The most important tool in your arsenal, especially for high key photography, is a light meter that’s calibrated to your equipment (using a meter straight out of the box is sometimes a mistake). No doubt you noticed that my model was wearing white clothing against a white background but there was detail wherever it was important. That would have been difficult to pull off if I had to guess at the exposure or use my camera’s LCD as a light meter (both are poor decisions). If you don’t know how to calibrate your meter, look at my blog (www.chrisgreylighting.com), where the process is described quickly and simply. The key to creating high key imagery, any imagery, is confident control over the lighting. If you know your meter is right on the money, you can set and power your lights exactly how you want them. Your camera will then do its job correctly.

Another approach is to use a large softbox (at least 3×4 feet, but bigger is better) as a background. Meter it by retracting the dome of the incident meter and pressing it flat against the fabric. The reading you will get will equal what’s needed for a perfect shot of a white surface. In other words, if you use that reading you will see detail in the fabric of the softbox, something you probably don’t want. Make note of the reading; it will become important when you set the main light. I set my large softbox on the floor. I would normally set it on a stand, but I wanted the posture that my model would give me if she were on her knees. When kneeling, the transfer of physical power from the legs through the torso and shoulders is subtle but different enough to use to one’s advantage.

My main light was a basic 36-inch umbrella, set directly over the lens. I powered the umbrella’s light to be 1 stop less than the reading I made from the front of the large softbox. This lesser reading would be the working aperture on the camera. In other words, the background light would overexpose itself by 1 stop, becoming completely white. Also, the full-stop overexposure would negate any shadow thrown by the umbrella while allowing some light to wrap itself around the model. Image 10.4 presents a practical overview of the lighting scenario, a very simple setup.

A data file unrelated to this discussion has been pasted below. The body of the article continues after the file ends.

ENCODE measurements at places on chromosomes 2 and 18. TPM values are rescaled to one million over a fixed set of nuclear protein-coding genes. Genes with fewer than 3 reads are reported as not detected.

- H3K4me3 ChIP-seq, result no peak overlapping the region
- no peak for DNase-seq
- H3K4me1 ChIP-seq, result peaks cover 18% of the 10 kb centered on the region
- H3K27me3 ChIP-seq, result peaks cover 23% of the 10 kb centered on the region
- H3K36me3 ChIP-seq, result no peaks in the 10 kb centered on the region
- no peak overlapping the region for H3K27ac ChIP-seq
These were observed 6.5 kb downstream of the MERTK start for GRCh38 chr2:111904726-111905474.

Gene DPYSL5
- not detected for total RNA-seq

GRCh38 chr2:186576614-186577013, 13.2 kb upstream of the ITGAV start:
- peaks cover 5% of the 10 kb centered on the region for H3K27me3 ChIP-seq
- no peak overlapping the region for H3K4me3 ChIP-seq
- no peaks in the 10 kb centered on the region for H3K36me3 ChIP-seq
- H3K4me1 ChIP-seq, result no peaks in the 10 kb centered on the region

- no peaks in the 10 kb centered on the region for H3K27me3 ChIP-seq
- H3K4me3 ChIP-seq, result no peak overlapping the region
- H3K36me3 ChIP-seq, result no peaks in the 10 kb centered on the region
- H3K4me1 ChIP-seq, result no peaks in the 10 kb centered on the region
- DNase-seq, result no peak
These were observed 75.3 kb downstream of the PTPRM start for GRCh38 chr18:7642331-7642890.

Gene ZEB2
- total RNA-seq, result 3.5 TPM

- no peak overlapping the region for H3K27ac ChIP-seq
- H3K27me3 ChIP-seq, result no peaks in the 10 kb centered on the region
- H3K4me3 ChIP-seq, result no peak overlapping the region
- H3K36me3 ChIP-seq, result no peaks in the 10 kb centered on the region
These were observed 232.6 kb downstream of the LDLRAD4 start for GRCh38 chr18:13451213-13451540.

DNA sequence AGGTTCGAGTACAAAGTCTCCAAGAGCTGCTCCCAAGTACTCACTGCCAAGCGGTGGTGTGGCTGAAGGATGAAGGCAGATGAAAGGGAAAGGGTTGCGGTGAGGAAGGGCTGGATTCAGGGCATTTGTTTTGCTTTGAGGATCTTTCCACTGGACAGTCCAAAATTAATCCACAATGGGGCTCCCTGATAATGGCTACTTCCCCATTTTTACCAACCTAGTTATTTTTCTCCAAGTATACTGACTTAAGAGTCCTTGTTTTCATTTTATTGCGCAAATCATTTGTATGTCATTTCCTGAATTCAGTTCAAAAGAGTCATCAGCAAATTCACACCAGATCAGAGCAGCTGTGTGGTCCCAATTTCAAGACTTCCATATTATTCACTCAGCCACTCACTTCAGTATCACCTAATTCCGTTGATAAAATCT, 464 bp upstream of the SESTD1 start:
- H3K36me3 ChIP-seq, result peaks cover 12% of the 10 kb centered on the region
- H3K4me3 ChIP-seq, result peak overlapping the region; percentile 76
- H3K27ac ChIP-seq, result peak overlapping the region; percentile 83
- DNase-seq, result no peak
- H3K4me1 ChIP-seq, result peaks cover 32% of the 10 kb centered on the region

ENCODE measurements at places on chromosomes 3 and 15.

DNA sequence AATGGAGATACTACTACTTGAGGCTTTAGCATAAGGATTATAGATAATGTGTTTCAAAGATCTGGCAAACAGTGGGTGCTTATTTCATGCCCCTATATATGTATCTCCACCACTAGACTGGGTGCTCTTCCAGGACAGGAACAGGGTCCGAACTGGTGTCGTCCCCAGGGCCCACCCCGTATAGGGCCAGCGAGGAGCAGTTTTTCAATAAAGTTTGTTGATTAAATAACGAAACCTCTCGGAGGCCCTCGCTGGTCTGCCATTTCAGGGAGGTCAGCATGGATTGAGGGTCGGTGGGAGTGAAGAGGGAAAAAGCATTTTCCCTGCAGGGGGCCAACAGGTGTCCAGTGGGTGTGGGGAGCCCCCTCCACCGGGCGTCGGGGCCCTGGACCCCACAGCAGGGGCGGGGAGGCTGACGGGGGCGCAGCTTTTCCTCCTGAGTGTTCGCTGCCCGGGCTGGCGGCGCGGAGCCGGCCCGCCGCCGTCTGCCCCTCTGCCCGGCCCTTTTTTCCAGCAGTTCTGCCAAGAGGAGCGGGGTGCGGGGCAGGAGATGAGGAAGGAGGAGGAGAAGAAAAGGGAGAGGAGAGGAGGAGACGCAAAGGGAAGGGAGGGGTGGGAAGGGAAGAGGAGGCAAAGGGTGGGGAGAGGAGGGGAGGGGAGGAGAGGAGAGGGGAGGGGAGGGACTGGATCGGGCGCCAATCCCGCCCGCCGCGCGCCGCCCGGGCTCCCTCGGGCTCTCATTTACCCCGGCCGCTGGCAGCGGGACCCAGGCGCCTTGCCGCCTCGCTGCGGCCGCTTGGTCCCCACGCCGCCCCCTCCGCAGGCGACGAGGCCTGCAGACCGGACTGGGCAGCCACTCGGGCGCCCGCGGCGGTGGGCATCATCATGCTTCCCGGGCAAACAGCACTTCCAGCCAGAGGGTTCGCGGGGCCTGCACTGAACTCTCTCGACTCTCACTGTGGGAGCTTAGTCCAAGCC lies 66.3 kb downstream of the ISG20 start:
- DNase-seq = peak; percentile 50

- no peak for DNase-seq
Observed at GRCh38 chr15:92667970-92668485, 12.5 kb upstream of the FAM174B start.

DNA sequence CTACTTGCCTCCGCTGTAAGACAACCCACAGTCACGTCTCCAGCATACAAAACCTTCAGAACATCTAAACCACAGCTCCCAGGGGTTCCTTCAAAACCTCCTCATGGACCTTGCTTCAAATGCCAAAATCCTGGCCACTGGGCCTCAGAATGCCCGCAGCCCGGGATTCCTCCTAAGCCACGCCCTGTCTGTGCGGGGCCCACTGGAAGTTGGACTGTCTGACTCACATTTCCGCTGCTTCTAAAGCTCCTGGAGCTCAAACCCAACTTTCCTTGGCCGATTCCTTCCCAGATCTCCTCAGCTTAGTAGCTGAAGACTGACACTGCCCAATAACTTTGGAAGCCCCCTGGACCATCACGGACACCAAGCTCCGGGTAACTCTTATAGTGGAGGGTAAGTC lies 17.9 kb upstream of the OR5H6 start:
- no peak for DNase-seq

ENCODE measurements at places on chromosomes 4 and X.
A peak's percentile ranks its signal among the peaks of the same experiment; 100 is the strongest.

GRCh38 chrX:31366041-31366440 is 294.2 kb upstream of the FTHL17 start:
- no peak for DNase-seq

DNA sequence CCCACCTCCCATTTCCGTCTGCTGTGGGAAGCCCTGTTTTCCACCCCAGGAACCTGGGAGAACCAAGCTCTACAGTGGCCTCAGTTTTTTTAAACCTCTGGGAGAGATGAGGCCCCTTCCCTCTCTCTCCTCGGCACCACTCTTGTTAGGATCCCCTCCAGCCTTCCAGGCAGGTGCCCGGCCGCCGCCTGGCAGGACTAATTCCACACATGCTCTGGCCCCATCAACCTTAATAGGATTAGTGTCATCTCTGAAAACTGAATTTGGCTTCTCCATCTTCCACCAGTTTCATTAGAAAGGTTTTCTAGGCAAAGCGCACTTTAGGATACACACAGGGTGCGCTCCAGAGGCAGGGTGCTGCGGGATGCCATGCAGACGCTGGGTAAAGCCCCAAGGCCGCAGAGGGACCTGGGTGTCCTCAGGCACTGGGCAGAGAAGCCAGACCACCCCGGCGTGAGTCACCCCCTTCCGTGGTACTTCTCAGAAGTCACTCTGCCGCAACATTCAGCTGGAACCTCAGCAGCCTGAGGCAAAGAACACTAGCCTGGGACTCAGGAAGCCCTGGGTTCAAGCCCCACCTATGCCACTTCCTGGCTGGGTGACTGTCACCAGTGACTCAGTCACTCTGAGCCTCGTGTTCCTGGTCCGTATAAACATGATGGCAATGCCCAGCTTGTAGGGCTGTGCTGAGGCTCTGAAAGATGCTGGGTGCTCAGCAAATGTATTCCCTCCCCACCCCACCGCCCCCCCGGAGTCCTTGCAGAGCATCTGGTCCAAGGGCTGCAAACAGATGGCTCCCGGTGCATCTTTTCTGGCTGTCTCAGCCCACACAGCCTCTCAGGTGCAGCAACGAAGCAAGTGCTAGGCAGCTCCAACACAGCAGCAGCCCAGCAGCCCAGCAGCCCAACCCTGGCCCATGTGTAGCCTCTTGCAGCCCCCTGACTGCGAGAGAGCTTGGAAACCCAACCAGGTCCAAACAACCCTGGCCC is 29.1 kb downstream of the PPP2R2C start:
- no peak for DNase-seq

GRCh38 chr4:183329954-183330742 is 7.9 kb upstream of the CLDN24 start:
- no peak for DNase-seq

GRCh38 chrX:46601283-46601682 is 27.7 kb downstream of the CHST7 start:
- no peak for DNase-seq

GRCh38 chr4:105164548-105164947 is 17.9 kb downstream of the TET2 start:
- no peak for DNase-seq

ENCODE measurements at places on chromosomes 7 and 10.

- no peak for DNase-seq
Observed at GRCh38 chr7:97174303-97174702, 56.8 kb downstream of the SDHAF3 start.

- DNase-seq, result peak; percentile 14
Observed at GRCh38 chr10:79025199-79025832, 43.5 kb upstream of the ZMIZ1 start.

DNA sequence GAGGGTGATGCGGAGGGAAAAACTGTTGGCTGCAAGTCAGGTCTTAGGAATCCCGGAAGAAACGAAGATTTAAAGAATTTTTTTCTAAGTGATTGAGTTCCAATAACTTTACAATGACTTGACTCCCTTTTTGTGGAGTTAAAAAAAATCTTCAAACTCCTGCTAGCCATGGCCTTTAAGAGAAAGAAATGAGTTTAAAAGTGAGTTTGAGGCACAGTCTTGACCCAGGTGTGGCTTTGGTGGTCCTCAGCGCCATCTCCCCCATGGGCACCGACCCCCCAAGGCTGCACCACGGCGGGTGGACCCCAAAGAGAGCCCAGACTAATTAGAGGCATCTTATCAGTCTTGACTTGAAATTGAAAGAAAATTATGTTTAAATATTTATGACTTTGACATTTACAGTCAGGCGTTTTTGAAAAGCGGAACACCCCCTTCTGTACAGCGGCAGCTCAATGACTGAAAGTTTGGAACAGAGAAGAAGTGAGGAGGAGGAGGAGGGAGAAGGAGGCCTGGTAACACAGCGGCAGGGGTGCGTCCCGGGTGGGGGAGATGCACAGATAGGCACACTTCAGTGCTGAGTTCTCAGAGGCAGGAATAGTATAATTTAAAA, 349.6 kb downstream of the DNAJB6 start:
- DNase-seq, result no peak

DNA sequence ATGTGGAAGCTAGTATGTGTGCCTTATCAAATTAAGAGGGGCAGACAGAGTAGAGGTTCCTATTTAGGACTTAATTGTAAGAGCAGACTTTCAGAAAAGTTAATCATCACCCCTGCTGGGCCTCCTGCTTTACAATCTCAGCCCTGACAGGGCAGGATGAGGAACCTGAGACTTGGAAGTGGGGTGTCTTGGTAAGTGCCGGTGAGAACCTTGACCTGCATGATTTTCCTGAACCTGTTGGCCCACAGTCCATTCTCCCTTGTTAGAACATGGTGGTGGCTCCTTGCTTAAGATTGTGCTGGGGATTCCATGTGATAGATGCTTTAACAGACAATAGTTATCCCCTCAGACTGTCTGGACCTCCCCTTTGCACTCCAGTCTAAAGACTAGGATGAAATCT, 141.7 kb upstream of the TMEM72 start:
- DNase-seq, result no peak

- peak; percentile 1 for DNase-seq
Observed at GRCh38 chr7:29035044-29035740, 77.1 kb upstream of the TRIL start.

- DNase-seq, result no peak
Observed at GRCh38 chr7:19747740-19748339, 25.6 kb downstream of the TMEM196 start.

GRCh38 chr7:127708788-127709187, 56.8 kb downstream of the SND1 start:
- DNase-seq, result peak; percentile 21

My main light was a basic 36-inch umbrella

When you crop in to the image, the beauty of this setup becomes evident. Facial features are nicely defined, while the background is pure white. There is detail in almost every part of her clothing, even those areas that intrude into the pure-white background. Working with calibrated equipment is essential to pulling off tightly controlled shots such as this. See image 10.5.


Set two white bookends on each side of the large softbox, angled parallel to the subject. Set a bare-tubed strobe on a boom, with the tube directly over the camera, powered to 1 stop below that of the softbox. You’ll still get the wraparound effect of light from the softbox, while the two bookends will soften the effect of the bare-tubed strobe. See diagram 10D.

wraparound effect of light from the softbox

You’ll notice immediately, if you’ve measured the light with a calibrated meter, that the model’s white dress is perfectly represented, with detail in all areas except those affected by wraparound light. This is beautiful, simple, beauty light. It’s high key, but with important detail throughout.

Here’s an easy way to vignette a high key image to a white border, a very effective way to enhance the high key effect. Begin with your favorite image. Image 10.6 was made with a medium softbox in front of a larger softbox, powered 1 full stop less than the big box.

In Photoshop, use the Lasso tool to create a freehand shape around the subject. The intent is to make everything outside the line feather to white. Personally, I think this works better if the shape is a more irregular, organic shape than a basic oval or circle. See image 10.7.

Once you’ve drawn the shape, go to Select>Modify> Feather and set the pixel amount to soften the edge. Larger files require a larger pixel spread for a soft boundary; play with your files to determine what you like. This file (image 10.8) was rather large, about 45MB when opened, so I feathered by 150 pixels.

Next, go to Select>Inverse. This means you will affect the area outside the line, rather than the interior of the selection. See image 10.9.

Fill the selection with white. If you have other colors in the Foreground/Background palette, choose White from the menu. Check to be sure the Blending Mode is Normal and Opacity is at 100%. See image 10.10.

You’ll probably have to go back and re-draw the Lasso pattern a few times before you get the perfect effect. It takes only a minute or two to get through the procedure, and the result will add a great deal of visual interest to your final image, making it look even more high key than how it was shot. I think it’s an easy jump to see how effectively this trick would work on other forms of portraiture, such as seniors or bridal portraits. See image 10.11.

Lasso tool to create a freehand shape around the subject

re-draw the Lasso pattern a few times before you get the perfect